MONDAY BYTES — November 23, 2015
It’s a little odd that we reserve this one Thursday in November to be thankful.
What if we built a thankfulness habit into our daily life practice, like brushing our teeth, playing scales, or doing our morning walk?
This isn’t simply about being polite and saying “thank you.” To be genuinely thankful requires being fully present.
And most of the time we aren’t fully present. We’re too busy in our own heads projecting into the future or obsessing over the past. We daydream about either what we’d like to have happen, or (more often) worry over what we’re afraid will happen.
Many of us spend a surprisingly high percentage of our waking hours manufacturing our own stress by:
1. mental list making: worrying over what needs to be taken care of next, and
2. worrying over what people are thinking or saying about us, or
3. obsessing over what they have said or thought about us, or
4. otherwise beating ourselves up over our shortcomings and fallibilities, or
5. complaining about people or situations beyond our control.
When we focus on future or past stressors it prevents us from being fully present, of bringing our best selves forward and doing our best work in the NOW.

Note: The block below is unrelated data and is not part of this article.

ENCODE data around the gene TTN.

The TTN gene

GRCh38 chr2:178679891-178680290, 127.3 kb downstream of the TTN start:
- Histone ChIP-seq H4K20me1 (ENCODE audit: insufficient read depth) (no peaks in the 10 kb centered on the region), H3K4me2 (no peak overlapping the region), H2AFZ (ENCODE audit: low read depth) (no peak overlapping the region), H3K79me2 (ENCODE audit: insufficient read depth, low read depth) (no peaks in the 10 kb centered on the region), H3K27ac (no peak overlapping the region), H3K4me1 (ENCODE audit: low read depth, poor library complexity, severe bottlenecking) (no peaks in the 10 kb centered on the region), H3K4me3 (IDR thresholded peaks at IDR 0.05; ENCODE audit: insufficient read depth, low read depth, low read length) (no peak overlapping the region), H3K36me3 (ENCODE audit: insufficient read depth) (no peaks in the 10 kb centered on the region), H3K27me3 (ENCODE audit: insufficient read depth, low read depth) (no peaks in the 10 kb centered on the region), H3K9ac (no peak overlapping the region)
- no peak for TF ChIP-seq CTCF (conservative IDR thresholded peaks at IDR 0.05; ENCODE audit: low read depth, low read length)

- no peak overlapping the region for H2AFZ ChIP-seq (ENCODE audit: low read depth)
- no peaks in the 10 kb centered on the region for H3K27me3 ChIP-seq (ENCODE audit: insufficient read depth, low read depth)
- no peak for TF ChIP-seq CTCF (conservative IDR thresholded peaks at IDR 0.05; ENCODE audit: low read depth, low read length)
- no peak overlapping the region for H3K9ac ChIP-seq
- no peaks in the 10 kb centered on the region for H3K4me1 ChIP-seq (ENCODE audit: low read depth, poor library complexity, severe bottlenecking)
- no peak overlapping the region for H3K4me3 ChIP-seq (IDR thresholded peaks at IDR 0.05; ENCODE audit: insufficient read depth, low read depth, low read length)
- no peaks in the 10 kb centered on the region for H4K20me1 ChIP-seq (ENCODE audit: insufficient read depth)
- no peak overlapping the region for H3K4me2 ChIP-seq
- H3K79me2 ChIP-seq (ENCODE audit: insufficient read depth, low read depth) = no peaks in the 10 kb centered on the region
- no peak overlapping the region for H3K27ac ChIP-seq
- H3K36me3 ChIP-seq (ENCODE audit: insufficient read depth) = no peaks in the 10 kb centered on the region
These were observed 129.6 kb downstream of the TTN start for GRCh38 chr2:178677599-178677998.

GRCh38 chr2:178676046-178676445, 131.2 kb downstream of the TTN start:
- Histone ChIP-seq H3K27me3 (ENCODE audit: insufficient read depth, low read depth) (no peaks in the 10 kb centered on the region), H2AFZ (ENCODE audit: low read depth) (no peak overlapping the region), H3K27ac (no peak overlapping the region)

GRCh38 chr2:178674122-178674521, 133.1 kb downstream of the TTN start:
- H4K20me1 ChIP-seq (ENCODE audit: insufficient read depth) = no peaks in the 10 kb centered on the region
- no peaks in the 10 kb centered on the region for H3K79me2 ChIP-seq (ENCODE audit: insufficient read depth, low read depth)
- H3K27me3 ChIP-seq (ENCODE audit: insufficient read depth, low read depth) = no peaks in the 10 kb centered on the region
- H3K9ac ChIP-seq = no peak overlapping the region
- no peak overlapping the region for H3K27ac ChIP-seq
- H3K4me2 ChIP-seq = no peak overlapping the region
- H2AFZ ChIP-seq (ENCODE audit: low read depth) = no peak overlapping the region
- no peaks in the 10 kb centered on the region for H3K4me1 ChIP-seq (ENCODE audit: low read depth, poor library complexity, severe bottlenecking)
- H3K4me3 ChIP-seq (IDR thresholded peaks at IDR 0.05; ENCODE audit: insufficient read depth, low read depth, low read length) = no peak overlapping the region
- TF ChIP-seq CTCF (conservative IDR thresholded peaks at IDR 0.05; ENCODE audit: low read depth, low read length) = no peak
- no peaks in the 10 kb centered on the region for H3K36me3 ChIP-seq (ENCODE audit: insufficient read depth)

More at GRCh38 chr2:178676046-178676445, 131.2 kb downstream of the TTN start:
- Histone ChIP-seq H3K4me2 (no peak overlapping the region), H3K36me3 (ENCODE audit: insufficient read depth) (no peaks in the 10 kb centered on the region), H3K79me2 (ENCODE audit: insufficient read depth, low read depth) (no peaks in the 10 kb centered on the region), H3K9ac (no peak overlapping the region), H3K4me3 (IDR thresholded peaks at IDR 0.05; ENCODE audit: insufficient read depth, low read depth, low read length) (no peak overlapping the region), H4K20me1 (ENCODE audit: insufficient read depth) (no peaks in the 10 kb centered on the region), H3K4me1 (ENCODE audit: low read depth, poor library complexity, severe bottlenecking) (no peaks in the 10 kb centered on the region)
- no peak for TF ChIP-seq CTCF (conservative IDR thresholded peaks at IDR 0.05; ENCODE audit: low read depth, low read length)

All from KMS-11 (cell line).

Being thankful can short circuit the obsessive self-talk that keeps us focused on how we are being treated or perceived. Being thankful is about directing our attention to the gifts in our lives: the people, circumstances, and beauty we otherwise take for granted. It opens the doors to our making positive changes.
This week: build your thankfulness habit. Try being present in the morning when you first go outside — take a few moments to breathe and to look around you. Notice the gifts of the day, how you feel in your body, and what you appreciate in your surroundings. Try saying out loud or in your head what specifically your grateful for.
Then later in the day, try bringing yourself back to that “thankfulness place” — remembering what you found to be thankful for — try this before you start practicing, rehearsing, teaching, interacting with others. Notice the effect it has on your breathing, your outlook, your focus.
This simple habit can change the quality of your interactions with others and the quality of your work. A whole life is made up of such habits: they determine the quality of that life.
PS: Want some extra quick help with getting your gratitude on? Watch Oprah’s short video on keeping a gratitude journal.
Dream Big, Plan Smart, Live Well